Probably one of the best kept secrets in lawn care, stubble cultivation can make a huge difference in both the health of your lawn and its growth. Think of it like a haircut for the yard; removing any excess dead grass (also called “thatch”, natch) gives your lawn the space and energy it needs to keep growing and looking great.
So what does stubble cultivation involve, and how do you get started? Read on to find out.
What is thatch? And how much is too much?
“Over time, bits of grass die off and collect just above the ground, and those bits are known as thatch,” says Scotts Miracle-Gro, Sod scientist. Dr Phil Dwyer.
If you’re the type of person who gets your hair cut every six weeks, you might be wondering how many stubble-stripping sessions you’ve missed so far. But don’t start calling your lawn care manager right away. A little thatch, says Dwyer, never hurt anyone.
In small amounts, thatch can actually help your lawn by insulating it from extreme temperatures, keeping much-needed moisture in the soil, and providing an extra layer of protection when your in-laws come with their huge dogs (OK, this last part was just us, but still…).
Essentially, you’ll want to consider stubble cultivation if you notice that your grass is having trouble growing, or if you have a half inch or more of material covering your lawn.
“Half an inch or more of thatch can cause the grass to suffer because air, water and nutrients cannot move freely in and through the soil and, therefore, do not reach the roots. “says Dwyer.
Keep in mind that sometimes lawns will naturally break down thatch buildup.
“Lawns that grow on good soil and are properly nourished may never have a thatch buildup,” says Dwyer.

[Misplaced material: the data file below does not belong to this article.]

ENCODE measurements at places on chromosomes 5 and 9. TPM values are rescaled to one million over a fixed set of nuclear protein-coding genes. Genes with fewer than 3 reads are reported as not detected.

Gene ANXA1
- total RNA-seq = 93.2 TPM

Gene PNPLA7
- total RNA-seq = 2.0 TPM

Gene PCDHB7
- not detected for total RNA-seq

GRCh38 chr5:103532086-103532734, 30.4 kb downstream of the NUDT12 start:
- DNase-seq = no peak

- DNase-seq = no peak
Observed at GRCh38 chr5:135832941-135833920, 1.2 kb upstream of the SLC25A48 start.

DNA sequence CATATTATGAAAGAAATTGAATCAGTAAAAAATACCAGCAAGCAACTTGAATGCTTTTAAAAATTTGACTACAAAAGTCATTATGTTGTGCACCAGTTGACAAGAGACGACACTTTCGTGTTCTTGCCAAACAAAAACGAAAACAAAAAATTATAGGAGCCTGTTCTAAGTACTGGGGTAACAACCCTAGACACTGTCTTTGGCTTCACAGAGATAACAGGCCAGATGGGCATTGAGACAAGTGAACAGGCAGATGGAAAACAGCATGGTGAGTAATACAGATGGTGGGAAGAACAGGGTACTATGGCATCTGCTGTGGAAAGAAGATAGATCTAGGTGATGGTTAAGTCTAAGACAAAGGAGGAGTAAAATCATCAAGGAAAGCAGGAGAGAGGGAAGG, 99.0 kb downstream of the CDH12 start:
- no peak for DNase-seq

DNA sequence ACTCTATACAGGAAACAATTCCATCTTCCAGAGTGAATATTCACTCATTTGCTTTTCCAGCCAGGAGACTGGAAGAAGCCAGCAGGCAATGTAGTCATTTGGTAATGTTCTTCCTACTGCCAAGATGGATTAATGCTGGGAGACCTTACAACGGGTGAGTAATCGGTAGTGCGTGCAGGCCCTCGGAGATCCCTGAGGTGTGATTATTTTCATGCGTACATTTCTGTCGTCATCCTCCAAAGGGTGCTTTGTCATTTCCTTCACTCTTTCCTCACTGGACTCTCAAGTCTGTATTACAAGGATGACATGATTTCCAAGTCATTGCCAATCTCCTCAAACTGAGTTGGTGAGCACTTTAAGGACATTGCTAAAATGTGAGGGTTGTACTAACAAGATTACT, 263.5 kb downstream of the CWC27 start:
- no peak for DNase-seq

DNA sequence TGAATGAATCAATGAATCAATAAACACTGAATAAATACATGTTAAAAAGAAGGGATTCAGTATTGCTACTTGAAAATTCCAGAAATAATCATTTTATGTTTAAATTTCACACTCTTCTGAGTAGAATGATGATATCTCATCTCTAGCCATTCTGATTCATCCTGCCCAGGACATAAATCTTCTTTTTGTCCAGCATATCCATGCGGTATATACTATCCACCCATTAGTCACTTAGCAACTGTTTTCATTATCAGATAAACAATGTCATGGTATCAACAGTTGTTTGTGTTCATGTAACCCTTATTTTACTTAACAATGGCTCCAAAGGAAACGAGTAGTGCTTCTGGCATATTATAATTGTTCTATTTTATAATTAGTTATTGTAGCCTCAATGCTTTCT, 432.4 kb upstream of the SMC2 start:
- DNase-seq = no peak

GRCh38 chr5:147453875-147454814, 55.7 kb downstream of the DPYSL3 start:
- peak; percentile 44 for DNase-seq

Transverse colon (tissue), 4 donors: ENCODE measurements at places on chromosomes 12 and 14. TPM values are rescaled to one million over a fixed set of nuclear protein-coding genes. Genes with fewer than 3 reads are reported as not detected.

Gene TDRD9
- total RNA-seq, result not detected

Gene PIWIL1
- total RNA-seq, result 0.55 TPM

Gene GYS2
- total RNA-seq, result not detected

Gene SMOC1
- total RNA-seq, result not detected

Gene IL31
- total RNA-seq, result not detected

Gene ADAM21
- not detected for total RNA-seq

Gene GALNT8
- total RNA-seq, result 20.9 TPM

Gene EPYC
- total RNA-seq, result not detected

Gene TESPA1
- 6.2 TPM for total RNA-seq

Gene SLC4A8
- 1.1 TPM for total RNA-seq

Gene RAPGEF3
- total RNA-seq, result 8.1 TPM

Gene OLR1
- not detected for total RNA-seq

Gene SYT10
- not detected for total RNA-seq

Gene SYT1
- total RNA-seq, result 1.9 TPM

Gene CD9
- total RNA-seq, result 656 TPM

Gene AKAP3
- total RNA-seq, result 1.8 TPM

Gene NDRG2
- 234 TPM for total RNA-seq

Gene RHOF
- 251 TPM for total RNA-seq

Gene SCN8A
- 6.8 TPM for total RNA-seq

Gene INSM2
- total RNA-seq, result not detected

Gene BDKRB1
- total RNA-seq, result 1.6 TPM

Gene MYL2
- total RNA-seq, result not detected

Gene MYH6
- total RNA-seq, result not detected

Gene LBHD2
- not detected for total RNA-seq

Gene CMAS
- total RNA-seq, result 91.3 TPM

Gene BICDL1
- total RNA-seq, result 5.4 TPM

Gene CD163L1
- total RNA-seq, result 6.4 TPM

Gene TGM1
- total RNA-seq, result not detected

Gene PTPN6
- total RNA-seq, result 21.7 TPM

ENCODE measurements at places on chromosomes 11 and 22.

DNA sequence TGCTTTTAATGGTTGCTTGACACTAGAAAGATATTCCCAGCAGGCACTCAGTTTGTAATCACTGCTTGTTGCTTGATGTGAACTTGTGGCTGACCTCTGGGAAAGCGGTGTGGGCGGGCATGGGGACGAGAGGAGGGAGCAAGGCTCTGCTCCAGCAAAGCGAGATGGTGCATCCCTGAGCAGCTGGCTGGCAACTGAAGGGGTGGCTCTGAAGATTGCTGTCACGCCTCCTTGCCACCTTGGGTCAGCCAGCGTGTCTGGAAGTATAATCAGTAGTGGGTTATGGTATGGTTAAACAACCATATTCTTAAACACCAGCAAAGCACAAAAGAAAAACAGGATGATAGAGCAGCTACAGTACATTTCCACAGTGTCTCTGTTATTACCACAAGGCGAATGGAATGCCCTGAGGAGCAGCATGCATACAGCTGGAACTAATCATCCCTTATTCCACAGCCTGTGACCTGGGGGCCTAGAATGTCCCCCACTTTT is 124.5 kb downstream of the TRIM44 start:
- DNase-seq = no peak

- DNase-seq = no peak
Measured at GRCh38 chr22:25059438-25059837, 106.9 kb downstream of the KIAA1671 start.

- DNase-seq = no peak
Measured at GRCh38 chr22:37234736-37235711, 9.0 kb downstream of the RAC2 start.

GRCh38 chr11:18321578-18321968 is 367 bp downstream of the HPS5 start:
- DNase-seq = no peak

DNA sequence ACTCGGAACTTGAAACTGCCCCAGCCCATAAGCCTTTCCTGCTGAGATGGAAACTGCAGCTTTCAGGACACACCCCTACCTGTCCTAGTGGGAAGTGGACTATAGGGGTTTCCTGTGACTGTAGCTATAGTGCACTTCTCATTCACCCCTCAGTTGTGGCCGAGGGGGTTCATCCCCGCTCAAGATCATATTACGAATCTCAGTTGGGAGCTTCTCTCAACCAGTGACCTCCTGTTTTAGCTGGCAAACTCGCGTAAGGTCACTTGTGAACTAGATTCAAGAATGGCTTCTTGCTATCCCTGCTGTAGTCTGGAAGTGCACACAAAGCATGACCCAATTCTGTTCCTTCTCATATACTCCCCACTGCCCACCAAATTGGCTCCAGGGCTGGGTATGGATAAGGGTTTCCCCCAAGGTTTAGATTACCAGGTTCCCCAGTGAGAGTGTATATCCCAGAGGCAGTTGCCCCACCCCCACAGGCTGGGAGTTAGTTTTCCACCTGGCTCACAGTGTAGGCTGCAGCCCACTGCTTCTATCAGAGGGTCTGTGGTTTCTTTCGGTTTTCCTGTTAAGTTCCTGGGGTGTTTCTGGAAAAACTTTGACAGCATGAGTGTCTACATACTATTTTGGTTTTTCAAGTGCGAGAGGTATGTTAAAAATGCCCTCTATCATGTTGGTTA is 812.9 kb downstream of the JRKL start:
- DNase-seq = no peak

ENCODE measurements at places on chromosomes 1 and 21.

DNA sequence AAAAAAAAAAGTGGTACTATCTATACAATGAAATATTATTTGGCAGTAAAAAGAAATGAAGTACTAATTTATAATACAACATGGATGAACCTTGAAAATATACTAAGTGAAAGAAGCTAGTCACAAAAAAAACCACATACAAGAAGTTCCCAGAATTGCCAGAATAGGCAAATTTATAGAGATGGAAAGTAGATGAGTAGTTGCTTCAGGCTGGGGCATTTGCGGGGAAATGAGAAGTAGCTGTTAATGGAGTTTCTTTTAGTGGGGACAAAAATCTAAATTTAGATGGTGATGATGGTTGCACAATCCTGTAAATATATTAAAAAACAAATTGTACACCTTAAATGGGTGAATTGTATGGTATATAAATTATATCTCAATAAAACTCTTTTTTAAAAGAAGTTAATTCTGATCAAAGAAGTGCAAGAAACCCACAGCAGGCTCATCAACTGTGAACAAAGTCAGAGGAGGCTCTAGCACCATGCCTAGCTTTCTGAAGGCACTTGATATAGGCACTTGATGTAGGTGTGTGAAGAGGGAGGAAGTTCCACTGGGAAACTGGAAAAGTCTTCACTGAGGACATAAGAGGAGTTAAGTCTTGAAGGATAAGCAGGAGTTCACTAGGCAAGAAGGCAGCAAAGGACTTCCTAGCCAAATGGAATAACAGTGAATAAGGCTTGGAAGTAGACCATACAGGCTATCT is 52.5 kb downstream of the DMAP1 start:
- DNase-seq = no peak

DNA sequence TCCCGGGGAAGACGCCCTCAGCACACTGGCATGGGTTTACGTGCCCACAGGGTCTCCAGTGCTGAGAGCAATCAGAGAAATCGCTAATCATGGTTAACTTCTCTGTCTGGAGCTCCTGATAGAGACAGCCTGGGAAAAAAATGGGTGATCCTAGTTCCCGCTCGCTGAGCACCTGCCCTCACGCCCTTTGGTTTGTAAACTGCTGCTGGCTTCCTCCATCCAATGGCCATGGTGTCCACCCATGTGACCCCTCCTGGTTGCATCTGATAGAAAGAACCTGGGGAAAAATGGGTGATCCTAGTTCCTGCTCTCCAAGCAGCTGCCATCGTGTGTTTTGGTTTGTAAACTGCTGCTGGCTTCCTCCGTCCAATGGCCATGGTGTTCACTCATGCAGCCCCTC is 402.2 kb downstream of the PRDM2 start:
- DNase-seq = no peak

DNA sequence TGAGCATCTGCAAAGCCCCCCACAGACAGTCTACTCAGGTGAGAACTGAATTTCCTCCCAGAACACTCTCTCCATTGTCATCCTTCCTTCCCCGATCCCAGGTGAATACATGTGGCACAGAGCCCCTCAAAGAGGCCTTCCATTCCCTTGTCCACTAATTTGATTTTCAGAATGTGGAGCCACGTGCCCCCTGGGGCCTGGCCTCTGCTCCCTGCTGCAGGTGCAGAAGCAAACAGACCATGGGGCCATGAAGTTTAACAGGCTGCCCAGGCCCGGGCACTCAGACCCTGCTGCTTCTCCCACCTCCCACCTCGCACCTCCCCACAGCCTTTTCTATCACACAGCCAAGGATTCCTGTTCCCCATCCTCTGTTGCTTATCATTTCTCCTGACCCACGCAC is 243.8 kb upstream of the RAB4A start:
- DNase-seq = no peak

Thatch becomes a concern when buildup occurs too quickly.
When to stubble my lawn?
Stubble cultivation usually only happens once a year, and the planning for it depends entirely on where you live. As we mentioned, thatch occurs when the lawn grows quickly, and this varies depending on the climate.
“Lawns should be dethatched when they are actively growing and the soil is moderately moist,” says Dwyer.
But don’t worry about getting on all fours with the ruler; there is an easier way to tell when your lawn is growing.
“On the east coast, the best time to stubble and aerate cool-season lawns, such as lawns made up of tall fescue or Kentucky bluegrass, is usually in late August or mid-September,” explains Brad leahy, owner and vice-president of Blades of green. “Warm-season lawns – with grasses such as Bermuda grass or zoysia grass – are usually [dethatched] in June or July.
How do I dethatch my lawn?
Dethatching your lawn is actually relatively easy. Here is the breakdown:
- Remove any sprinklers or lawn accessories that might get in your way.
- Mow your lawn at half of its normal height, this will aid in the stubble cultivation process.
- Gently rake the lawn with an electric or manual rake. (If you have a small yard with several hard-to-reach places, you may want to manually rake it. For larger yards, consider rental of an electric rake or invest in a accessory for your lawn mower.)
- Gently remove all thatch. Remember to work slowly and precisely – you don’t want to kill any live grass in the process.
- Once you are done, clean the lawn and remove any remaining debris. It may sound bad at first, but rest assured, the grass will straighten out in no time.
“Aeration requires a mechanical device that removes the small plugs from your lawn, to allow essential nutrients to reach the deep roots, to help them grow longer and stronger,” says Leahy.
Whether or not you need aeration also depends on the type of soil you have. If your soil is compact, poor quality, or very clayey, aeration can be a good idea to keep the lawn healthy. You can take this quiz for know if your lawn needs aerating.
The only thing you will definitely want to do after stubble cultivation is to give your lawn a turn of manure and keep it well watered– both will help him to recover. Leahy even recommends planting more grass seeds at this time for a thicker, healthier yard.
“The thicker the grass,” he says, “the better able it is to withstand stressors in the future. “